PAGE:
Well done, indeed, Mr. Molly (the first ever)! Here’s looking forward to the next 300.

Another young girl victim of dumb-and-blind faith

And this time, it was fatal and it happened in America – in the supposedly more “progressive” state of Wisconsin, not in some rural corner of the developing world! Here’s an excerpt from this appalling news story:

An 11-year-old girl died after her parents prayed for healing rather than seek medical help for a treatable form of diabetes, police said Tuesday.

Everest Metro Police Chief Dan Vergin said Madeline Neumann died Sunday.

“She got sicker and sicker until she was dead,” he said.

Vergin said an autopsy determined the girl died from diabetic ketoacidosis, an ailment that left her with too little insulin in her body, and she had probably been ill for about 30 days, suffering symptoms like nausea, vomiting, excessive thirst, loss of appetite and weakness.

The girl’s parents, Dale and Leilani Neumann, attributed the death to “apparently they didn’t have enough faith,” the police chief said.

They believed the key to healing “was it was better to keep praying. Call more people to help pray,” he said.

The mother believes the girl could still be resurrected, the police chief said.

What century are they living in, again? And in what backward “leader-of-the-free-world” country?

But that’s not all – here’s what local law enforcement did:

Officers went to the home after one of the girl’s relatives in California called police to check on her, Vergin said. She was taken to a hospital where she was pronounced dead.

The relative was fearful the girl was “extremely ill, dire,” Vergin said.

The girl has three siblings, ranging in age from 13 to 16, the police chief said.

“They are still in the home,” he said. “There is no reason to remove them. There is no abuse or signs of abuse that we can see.”

If you are now even more appalled and wondering how and why death is not apparently a sign of abuse, it turns out that such parental neglect, even if fatal, is not considered so bad as long as it is faith-based! Here’s a quote from someone who commented on the above story after looking into the Wisconsin state law:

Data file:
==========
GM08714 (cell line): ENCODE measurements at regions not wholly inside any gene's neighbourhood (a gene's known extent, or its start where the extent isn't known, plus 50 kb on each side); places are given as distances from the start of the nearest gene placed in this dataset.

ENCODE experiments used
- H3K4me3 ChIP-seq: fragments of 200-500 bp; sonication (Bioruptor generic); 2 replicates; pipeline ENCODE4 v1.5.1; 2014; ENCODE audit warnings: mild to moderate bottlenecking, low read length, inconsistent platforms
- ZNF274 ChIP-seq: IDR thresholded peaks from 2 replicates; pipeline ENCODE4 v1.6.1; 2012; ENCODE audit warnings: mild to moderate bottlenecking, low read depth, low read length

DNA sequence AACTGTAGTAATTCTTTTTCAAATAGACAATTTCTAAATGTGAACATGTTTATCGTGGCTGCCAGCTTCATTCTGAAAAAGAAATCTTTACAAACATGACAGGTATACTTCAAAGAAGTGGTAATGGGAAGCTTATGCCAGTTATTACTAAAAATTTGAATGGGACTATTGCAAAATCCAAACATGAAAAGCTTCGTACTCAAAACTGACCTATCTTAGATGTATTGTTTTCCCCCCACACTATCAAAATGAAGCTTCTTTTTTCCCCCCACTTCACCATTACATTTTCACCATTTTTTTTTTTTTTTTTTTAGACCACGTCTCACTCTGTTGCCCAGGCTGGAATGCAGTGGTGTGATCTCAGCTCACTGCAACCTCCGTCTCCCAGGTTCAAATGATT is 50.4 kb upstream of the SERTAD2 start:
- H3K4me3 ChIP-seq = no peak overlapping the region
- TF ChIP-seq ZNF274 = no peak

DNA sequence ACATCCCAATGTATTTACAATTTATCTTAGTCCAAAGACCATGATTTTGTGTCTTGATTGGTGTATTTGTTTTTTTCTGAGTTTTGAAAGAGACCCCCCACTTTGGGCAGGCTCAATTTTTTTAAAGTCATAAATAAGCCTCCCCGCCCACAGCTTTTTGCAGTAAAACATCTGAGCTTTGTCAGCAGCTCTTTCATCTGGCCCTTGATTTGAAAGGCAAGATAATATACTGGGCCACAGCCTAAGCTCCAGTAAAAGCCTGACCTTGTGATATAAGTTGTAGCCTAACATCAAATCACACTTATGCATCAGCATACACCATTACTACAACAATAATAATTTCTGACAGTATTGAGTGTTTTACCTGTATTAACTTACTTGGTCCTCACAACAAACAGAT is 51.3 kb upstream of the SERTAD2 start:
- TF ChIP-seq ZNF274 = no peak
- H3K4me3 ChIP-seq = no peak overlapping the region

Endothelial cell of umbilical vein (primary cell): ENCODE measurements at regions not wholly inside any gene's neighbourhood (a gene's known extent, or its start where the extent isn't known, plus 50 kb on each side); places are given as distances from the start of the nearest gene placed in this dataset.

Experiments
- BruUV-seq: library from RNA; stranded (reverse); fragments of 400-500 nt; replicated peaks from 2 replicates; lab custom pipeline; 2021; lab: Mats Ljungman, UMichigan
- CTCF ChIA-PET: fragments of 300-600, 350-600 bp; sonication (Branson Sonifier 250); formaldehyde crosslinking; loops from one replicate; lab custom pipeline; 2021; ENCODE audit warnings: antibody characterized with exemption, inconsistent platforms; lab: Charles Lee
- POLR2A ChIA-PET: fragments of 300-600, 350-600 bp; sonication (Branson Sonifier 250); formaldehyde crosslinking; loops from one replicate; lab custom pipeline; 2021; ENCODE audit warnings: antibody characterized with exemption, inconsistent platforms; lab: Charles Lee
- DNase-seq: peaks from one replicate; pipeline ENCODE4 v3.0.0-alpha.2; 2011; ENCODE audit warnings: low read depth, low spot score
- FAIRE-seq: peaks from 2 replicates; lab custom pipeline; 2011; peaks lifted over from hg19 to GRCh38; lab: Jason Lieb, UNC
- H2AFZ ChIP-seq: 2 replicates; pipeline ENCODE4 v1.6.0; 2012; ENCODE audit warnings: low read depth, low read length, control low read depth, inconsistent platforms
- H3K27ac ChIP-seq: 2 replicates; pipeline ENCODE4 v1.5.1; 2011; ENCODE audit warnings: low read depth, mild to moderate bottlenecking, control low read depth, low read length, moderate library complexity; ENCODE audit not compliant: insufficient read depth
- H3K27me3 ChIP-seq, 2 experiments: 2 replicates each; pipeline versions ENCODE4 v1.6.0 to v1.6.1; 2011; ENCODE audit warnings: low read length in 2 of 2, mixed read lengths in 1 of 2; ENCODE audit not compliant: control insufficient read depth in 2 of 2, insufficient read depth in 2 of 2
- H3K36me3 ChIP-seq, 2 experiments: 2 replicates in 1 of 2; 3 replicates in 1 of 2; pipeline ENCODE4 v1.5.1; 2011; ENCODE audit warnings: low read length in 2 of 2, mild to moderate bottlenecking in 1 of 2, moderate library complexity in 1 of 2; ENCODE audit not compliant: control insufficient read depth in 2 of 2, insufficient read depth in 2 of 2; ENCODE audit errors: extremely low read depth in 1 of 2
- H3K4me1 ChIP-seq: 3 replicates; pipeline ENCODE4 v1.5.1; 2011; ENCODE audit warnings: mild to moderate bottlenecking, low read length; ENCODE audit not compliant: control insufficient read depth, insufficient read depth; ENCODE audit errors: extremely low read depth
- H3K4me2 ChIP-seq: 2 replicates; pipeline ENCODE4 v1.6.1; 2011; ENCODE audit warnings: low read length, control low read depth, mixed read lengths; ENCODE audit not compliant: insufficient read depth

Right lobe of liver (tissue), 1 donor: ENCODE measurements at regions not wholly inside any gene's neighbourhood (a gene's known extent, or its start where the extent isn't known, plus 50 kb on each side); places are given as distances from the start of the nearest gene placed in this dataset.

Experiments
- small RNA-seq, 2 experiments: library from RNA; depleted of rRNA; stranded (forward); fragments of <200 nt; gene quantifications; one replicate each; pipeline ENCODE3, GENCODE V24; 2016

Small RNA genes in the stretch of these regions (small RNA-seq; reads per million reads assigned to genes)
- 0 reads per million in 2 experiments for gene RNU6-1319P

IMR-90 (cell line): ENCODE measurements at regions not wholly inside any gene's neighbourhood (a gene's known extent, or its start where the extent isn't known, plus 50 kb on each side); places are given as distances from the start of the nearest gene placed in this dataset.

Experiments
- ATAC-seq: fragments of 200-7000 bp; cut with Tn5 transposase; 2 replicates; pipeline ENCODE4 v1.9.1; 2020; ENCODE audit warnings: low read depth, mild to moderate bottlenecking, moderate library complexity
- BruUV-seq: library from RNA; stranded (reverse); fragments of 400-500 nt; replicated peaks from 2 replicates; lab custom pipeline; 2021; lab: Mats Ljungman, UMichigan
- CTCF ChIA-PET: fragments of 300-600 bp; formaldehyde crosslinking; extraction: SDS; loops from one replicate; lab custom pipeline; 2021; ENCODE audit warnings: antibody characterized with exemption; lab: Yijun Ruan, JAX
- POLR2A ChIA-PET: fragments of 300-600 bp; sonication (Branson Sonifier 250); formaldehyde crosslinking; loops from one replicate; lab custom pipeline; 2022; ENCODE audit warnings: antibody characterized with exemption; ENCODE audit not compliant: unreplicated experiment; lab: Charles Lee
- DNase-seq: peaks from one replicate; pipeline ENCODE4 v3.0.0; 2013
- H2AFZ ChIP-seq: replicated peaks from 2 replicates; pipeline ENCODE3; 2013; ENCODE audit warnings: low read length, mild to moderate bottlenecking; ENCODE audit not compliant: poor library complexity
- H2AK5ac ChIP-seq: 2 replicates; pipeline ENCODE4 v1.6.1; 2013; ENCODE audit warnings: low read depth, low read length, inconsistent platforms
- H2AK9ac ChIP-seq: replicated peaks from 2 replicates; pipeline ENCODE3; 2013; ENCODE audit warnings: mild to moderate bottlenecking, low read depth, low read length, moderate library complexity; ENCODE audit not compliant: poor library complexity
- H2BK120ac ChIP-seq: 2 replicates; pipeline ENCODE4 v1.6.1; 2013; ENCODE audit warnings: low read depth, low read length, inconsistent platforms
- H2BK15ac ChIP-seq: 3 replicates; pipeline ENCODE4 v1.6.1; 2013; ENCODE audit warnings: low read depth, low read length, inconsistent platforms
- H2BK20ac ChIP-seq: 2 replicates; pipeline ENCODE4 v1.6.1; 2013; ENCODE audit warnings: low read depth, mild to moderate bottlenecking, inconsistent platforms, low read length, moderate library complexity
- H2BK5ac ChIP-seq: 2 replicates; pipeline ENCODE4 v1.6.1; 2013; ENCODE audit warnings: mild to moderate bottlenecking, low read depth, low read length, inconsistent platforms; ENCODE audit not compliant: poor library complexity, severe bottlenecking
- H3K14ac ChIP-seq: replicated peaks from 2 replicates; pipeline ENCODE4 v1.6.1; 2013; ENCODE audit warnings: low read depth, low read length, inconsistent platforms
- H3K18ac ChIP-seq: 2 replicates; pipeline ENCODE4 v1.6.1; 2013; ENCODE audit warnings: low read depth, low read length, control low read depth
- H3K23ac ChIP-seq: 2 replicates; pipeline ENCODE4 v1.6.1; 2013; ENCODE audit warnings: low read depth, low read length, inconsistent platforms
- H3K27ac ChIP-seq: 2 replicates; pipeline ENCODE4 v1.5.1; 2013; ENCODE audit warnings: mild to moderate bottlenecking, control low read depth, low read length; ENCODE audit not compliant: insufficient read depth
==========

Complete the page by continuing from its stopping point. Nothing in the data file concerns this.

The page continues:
Unfortunately Wisconsin law won’t hold the parents accountable:

State statute 948.03(6) provides an exemption from the law against failing to act to protect children from bodily harm for what is referred to as ‘Treatment through prayer.’ The statute says: ‘A person is not guilty of an offense under this section solely because he or she provides a child with treatment by spiritual means through prayer alone for healing in accordance with the religious method of healing … in lieu of medical or surgical treatment.

And another reader posted this follow-up:

Regarding statute 948.03(6), I have just done the research to confirm this for myself. That, together with 48.981(3)(c) and or 448.03(6), explicitly state that it is not considered child abuse nor neglect to rely solely on prayer or cultural practices (The first two) or ‘Christian Science’ (The final one) for healing a child, even to the exclusion of medical means. So, this is probably perfectly legal.

I suggest this would be a very good time to campaign for the state legislature to pass an act removing these exceptions – parents who refuse to provide available medical care for their very ill children should not be trusted with the safety of more, even if they honestly believe their rituals had healing power.

Why do I get the feeling that that police chief’s reaction might have been somewhat different had the parents been conducting “vedic” or “tantric” prayers and chants for the poor child, or holding a havan for her?